Parents sue police in an effort to retrieve late son’s seized handgun

The handgun was taken for "safekeeping" by Bristol Police last January and they still have it (Photo: BPD)

The handgun was taken “for safe keeping” by Bristol Police last January and they still have it (Photo: BPD)

The parents of a Rhode Island man who committed suicide want the agency that impounded his handgun without a warrant to give it back.

Les Breault and Debra Leffingwell, the parents of Daniel Cory Breault, filed a lawsuit in federal court last week against the Bristol Police Department and city officials claiming the city violated their due process and Second Amendment rights by refusing to turn over their late son’s handgun.

As noted in court documents, Daniel used his Springfield 1911 last January to take his own life. Responding police impounded the gun as well as a dozen others “for safe keeping.” Three months later, a probate court established his parents as the administrators of his estate and, while they were able to get authorities to turn over the guns not used in the suicide, Bristol Police refused to release the 1911.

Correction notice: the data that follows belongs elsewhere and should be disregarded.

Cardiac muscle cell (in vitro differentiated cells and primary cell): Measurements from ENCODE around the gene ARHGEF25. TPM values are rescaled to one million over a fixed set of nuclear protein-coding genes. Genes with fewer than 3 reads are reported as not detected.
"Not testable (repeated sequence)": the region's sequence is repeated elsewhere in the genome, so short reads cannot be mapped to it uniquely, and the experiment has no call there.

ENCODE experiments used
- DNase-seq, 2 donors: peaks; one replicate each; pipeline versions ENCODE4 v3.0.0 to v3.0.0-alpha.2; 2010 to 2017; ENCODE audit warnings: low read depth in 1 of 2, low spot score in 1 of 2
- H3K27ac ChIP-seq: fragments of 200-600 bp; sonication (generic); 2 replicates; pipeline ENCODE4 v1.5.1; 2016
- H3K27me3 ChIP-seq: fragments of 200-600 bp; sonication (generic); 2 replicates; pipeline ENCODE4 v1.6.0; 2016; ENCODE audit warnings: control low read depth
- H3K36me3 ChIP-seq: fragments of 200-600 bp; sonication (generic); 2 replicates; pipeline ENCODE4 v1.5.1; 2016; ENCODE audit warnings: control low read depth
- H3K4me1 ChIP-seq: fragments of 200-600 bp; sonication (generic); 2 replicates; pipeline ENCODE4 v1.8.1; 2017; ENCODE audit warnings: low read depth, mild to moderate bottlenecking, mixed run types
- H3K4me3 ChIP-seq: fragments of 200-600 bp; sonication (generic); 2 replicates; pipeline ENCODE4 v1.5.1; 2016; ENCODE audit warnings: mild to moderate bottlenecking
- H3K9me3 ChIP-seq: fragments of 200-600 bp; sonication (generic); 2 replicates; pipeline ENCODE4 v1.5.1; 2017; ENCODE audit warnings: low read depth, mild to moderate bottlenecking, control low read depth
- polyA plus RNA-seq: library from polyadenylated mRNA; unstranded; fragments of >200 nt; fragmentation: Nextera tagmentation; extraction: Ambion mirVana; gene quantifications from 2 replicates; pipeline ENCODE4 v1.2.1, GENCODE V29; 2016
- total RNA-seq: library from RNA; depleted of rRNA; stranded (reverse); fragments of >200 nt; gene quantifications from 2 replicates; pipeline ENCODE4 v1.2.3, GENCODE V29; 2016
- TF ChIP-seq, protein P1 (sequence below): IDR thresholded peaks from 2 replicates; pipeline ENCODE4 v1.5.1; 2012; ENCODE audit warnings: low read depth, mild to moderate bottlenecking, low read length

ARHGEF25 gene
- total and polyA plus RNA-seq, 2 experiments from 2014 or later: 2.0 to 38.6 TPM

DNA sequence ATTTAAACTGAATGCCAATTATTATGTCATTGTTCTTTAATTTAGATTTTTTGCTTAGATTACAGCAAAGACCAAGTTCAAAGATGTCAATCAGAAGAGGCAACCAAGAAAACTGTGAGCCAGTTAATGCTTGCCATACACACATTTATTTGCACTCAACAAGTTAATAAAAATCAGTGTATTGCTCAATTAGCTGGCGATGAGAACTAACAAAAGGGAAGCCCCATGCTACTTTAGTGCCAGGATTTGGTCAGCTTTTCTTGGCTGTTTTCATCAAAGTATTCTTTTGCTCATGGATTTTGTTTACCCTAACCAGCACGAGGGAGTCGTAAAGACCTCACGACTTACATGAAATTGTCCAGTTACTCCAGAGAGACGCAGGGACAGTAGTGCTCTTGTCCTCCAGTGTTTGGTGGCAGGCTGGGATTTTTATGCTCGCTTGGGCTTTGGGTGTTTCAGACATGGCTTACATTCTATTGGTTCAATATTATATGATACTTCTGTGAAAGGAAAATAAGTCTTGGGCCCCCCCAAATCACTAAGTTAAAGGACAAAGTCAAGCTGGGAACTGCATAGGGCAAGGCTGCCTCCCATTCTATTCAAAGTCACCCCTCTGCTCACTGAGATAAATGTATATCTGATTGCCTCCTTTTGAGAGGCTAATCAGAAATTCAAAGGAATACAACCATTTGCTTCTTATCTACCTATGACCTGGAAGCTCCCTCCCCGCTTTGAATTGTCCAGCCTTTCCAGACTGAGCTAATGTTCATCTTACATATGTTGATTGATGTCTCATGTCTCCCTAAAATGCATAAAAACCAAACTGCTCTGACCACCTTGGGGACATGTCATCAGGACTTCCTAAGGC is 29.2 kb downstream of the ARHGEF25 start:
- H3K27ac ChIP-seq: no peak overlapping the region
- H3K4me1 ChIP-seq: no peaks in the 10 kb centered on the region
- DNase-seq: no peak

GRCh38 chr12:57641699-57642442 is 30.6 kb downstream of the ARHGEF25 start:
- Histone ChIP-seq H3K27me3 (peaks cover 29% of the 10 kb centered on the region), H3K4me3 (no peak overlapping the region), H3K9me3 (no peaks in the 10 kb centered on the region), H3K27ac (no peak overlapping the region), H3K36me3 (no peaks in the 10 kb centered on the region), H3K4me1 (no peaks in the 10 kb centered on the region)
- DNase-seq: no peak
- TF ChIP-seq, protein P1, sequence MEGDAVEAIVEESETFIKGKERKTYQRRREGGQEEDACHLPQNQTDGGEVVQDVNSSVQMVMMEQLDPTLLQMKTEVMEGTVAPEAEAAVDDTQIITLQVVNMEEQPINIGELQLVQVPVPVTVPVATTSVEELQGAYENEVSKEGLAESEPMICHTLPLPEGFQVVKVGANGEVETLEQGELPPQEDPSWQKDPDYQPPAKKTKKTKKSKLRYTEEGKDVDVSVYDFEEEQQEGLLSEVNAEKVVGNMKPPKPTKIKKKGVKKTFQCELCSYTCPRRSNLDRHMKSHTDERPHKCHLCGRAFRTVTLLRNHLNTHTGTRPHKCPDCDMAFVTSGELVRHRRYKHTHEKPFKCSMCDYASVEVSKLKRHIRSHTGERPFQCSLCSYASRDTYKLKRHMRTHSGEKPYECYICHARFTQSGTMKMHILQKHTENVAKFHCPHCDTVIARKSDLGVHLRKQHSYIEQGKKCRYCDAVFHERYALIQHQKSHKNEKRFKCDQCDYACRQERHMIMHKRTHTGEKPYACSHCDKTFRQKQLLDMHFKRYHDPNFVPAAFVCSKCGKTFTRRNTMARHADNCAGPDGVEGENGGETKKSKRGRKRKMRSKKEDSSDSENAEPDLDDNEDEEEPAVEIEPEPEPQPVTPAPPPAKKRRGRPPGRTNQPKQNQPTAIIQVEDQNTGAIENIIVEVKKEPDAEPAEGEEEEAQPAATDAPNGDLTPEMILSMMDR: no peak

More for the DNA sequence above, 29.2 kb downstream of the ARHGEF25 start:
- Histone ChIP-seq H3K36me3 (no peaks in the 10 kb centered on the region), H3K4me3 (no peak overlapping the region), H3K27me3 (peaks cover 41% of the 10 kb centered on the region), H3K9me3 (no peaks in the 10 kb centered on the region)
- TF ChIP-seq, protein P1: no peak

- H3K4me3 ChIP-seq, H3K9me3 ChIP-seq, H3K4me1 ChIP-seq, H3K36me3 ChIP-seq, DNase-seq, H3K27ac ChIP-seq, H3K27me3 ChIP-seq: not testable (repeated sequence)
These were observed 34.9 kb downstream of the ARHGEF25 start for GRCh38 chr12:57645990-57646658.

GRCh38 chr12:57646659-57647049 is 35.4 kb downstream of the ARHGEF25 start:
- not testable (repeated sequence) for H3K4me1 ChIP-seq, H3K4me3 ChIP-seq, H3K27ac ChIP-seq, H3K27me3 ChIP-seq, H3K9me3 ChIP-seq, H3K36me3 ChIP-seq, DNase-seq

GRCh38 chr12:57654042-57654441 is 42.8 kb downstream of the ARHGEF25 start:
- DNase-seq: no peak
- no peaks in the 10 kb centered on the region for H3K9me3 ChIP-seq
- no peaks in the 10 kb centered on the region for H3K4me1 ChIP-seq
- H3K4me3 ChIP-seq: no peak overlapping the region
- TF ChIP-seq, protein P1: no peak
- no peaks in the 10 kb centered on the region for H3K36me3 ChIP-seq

Turning to the American Civil Liberties Union of Rhode Island for help, the group contacted Bristol Police Chief Josue D. Canario in an effort to secure the gun for the parents only to be rebuffed by the town’s attorney. Citing potential liability issues, the city maintained the late man’s parents would need to get a court order for the handgun. This left the ACLU to back the parents in the lawsuit filed this week, citing nothing in the state’s gun laws allows Bristol to continue holding the pistol.

“While we recognize the need for police to sometimes seize weapons without the need for a warrant, they cannot arbitrarily enforce their own unconstitutional rules in deciding when to return these items to their lawful owners,” said Steven Brown, ACLU of RI executive director in a statement.

The action seeks the return of the handgun, repair for any damage it may have occurred while in the city’s possession for the past two years, and “punitive damages in a sufficient amount to deter” Bristol from similar actions in the future.

The lawsuit is the third filed by the ACLU against Rhode Island law enforcement agencies since 2012 over seized firearms. Prior litigation against the cities of Cranston and North Smithfield ended with the courts ordering the return of the weapons and pay damages.